7 Ways to Keep Shift Workers Healthy

Posted by Matt Schwartz on Thu, Aug 20, 2020 @ 11:08 AM

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Companies that don’t have normal business hours generally find many positives with regards to allowing shift work. Healthcare facilities, call centers, and manufacturing warehouses are some of the most common industries that use this type of scheduling.

But along with the advantages that come with shift work, there are also negative aspects – especially for employees. Such a schedule can have a troublesome impact on their physical and mental health. Sleep disruption is one of the most common ill effects. Workers can also suffer with mood disorders, gastro-intestinal disorders, injuries and accidents, metabolic disorders, cancer, cardiovascular disorders, and interference in their family and social lives.

As an Employee Benefit News article points out, shift workers also experience high levels of annual leave requests and short-term disability claims.

Here are seven ways employers can help their shift workers stay healthy:

Provide schedules that are as predictable as possible.

Allowing an employee to settle into a regular schedule will allow them to establish a routine both at work and at home. Interference with home and social life can be a key trigger for a variety of negative health habits.

Limit the number of nights worked consecutively.

Just like a traditional Monday-Friday, 9-5 worker, those working night hours need a weekend of their own, too. While this may not always be Saturday-Sunday, allowing them a couple of consecutive days off will give them time to disconnect and recharge.

Designate areas and times for employees to rest in the workplace.

Whether it be a nurse in a busy ER department or a warehouse worker stocking shelves, everyone needs a break during their workday. Work with the shift manager to map out regular breaks and a calm and quiet place for employees to relax.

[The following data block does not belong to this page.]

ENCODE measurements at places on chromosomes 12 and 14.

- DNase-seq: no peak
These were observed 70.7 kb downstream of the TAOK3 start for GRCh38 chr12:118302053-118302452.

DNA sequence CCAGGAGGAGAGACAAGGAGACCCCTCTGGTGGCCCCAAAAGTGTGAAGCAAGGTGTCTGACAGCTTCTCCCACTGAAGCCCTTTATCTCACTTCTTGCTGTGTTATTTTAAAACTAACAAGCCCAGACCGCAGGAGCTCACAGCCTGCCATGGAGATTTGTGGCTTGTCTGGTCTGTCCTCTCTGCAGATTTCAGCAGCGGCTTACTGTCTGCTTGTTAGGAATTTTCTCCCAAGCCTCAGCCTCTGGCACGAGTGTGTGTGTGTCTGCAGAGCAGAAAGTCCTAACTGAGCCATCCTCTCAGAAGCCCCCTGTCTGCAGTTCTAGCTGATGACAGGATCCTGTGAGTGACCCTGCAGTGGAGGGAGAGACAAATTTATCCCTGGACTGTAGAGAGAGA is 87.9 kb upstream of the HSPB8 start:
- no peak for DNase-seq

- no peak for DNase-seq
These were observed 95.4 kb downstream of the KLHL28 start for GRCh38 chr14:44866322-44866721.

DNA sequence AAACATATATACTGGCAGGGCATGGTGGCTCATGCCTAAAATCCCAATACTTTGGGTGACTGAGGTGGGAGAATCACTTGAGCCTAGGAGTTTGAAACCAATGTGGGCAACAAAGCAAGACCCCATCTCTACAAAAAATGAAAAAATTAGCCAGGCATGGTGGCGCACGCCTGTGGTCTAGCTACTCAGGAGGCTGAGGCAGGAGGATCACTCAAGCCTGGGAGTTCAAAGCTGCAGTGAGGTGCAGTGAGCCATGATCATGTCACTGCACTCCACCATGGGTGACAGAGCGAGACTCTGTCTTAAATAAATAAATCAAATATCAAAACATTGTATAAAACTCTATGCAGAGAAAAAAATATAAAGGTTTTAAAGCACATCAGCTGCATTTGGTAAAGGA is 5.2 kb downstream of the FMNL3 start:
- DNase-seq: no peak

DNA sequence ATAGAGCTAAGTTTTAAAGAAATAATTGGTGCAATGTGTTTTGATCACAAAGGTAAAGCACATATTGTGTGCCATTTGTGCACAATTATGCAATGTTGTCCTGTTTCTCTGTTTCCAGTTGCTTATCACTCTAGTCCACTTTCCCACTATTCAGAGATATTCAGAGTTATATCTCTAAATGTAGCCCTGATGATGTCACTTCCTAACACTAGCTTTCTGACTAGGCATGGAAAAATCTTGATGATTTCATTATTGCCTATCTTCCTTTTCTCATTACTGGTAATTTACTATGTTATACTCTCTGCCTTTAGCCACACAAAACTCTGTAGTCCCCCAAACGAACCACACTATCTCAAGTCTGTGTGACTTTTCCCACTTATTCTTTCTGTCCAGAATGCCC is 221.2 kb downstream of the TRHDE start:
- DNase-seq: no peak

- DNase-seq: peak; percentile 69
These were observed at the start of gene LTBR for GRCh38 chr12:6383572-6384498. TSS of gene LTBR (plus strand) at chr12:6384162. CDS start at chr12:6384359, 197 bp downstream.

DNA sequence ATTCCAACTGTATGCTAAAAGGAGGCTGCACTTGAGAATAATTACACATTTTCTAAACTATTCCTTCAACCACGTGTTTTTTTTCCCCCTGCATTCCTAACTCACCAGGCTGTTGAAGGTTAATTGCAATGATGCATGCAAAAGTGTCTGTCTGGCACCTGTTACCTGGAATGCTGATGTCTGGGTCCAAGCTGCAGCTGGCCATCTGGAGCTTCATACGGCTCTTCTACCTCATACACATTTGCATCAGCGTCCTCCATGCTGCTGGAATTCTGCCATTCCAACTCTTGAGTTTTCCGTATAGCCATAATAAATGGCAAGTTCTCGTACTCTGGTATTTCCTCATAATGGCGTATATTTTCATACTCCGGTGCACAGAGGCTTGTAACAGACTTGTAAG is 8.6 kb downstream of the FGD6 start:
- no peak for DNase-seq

Provide health and wellness programs that are accessible.

Since most HR professionals work office day jobs, they often forget about accessibility of services to employees working different hours. Assure your EAP provider is accessible 24/7 and if you have on-campus programs, be sure to offer them at different times for your shift workers. A factory employee working third shift should have the same level of access as a first-shift office worker.

Give employees more control over their schedules with shift-based hiring.

This is an approach of hiring people for individual shifts rather than hiring employees, then scheduling them into shifts. Employees come to companies with a range of responsibilities outside of the workplace, so allowing them to match with the shift that best works with their personal lives will result in greater productivity and fewer health impacts.

For those returning to work following a leave, keep the schedule as close to their normal routine as possible.

While it’s not always possible to perfectly align with their previous schedule, you’ll want to get those returning from a leave back into the routine of their previous shift work. While on leave, many will have transitioned into a different sleep routine, so getting them back to the previous patterns will help with the transition back to work.

Provide resources on good sleep health.

For shift workers, a healthy sleep routine can be challenging. However, there are simple and well-proven approaches to establishing sleep patterns regardless of the time of day. Be sure to regularly promote resources in the workplace through regular communications. 

The American Academy of Sleep Medicine is a good place to start.

Topics: Worksite Wellness, Employee Benefits, Employee Engagement, Business Strategy